No niddukkhā hontu in "Reflection on Universal Well-being"?

In the chant “Reflection on Universal Well-being” (in the Forest Saṅgha chanting book), the verses for self and others are the same except that the second verse omits what would be “niddukkhā hontu.”

Ahaṃ sukhito homi
Niddukkho homi
Avero homi
Abyāpajjho homi
Anīgho homi
Sukhī attānaṃ pariharāmi

Sabbe sattā sukhitā hontu
Sabbe sattā averā hontu
Sabbe sattā abyāpajjhā hontu
Sabbe sattā anīghā hontu
Sabbe sattā sukhī attānaṃ pariharantu

Can anyone say why this is omitted?

I’ve always assumed that it’s because the wish that all beings be free from dukkha is addressed separately in the very next part:

Sabbe sattā sabba-dukkhā pamuccantu

Why the first part, where oneself is the subject, only seems to cover good will and compassion, omitting gladness and equanimity, I don’t know.


I suppose because we’re automatically glad at our own good, so this hardly requires a special effort to cultivate. And I read the lines on equanimity as applying to all beings, myself included.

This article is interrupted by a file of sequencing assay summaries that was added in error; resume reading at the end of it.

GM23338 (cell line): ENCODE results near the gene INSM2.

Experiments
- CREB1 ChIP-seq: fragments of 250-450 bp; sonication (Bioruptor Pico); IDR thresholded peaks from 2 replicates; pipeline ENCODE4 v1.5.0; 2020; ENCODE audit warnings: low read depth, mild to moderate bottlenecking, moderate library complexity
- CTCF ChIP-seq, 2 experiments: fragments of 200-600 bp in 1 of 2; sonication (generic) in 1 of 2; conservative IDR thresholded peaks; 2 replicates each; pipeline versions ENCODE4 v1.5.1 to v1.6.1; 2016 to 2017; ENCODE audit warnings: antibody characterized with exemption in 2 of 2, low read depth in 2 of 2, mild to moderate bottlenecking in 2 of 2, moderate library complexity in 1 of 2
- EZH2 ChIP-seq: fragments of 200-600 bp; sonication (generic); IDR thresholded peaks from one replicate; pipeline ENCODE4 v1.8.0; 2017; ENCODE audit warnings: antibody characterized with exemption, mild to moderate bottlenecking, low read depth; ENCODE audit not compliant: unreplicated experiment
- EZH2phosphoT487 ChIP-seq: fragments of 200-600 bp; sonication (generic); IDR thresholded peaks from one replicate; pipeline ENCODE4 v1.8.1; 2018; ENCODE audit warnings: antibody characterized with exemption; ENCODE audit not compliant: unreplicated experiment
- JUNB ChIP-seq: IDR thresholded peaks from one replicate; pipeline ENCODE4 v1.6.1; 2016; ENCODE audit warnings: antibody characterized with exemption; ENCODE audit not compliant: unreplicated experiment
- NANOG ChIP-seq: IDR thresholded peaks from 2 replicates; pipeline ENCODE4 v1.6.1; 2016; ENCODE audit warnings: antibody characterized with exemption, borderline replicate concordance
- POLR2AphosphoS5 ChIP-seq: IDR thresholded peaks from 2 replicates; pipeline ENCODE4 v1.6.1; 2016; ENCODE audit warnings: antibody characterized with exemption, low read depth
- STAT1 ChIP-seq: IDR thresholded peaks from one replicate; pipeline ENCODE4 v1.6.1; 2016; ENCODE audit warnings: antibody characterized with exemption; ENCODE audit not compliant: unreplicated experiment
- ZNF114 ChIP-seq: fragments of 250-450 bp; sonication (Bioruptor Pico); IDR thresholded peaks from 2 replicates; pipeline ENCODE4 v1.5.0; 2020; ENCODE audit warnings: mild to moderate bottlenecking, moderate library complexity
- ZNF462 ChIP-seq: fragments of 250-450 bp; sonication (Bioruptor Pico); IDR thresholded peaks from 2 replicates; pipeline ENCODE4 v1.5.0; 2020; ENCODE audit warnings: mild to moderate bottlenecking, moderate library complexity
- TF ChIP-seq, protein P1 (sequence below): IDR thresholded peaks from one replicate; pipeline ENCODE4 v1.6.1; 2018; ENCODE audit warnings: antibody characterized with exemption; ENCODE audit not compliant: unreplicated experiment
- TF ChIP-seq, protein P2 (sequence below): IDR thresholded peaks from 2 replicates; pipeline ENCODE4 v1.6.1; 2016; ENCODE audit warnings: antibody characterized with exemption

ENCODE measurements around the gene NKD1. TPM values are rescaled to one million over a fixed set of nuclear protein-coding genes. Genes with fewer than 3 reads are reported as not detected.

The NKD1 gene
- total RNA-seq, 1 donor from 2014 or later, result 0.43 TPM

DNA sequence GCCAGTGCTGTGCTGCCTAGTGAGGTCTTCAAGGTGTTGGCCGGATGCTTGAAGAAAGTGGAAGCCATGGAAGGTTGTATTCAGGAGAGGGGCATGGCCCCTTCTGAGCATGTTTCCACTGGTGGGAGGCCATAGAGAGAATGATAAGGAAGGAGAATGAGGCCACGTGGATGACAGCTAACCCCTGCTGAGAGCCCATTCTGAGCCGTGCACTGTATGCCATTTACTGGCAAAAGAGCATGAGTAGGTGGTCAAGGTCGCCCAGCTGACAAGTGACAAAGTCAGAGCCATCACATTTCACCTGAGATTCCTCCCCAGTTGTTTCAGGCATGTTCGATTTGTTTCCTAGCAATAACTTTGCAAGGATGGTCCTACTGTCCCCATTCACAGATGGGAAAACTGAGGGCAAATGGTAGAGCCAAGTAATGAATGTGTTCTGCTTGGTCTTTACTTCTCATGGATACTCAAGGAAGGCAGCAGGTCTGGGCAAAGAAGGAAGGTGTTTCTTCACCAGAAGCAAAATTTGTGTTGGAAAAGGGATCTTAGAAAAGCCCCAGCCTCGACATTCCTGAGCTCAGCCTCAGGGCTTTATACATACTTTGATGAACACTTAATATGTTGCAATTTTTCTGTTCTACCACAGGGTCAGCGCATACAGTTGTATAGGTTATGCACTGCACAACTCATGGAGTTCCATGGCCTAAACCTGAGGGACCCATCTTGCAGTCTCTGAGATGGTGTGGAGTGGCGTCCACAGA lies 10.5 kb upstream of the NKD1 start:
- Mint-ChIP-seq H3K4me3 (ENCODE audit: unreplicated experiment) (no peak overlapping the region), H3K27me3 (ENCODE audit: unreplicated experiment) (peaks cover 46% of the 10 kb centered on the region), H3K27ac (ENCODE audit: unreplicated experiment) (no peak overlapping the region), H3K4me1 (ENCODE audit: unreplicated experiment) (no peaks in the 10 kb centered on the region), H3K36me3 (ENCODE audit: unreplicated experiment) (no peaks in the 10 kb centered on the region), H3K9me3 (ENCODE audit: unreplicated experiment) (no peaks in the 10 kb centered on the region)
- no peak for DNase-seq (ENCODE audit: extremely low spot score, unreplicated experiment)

Don’t we also automatically wish to be free from suffering?

And wouldn’t all the parts that mention all beings apply to oneself too?

Maybe the first part is just tuning the instruments a bit before unleashing the full symphony?

1 Like

Good point. “May I not be parted…” is also dangerously close to clinging perhaps?

Yeah, that’s more like it! :slight_smile:

1 Like

Part of why I ask is that a student of mine has a version of this chant from a different lineage (a Mahasi school) that does include niddukkhā hontu.

What’s the origin of this chant? I don’t see it in the notes on the file the way some of the other canonical texts have the sutta location included.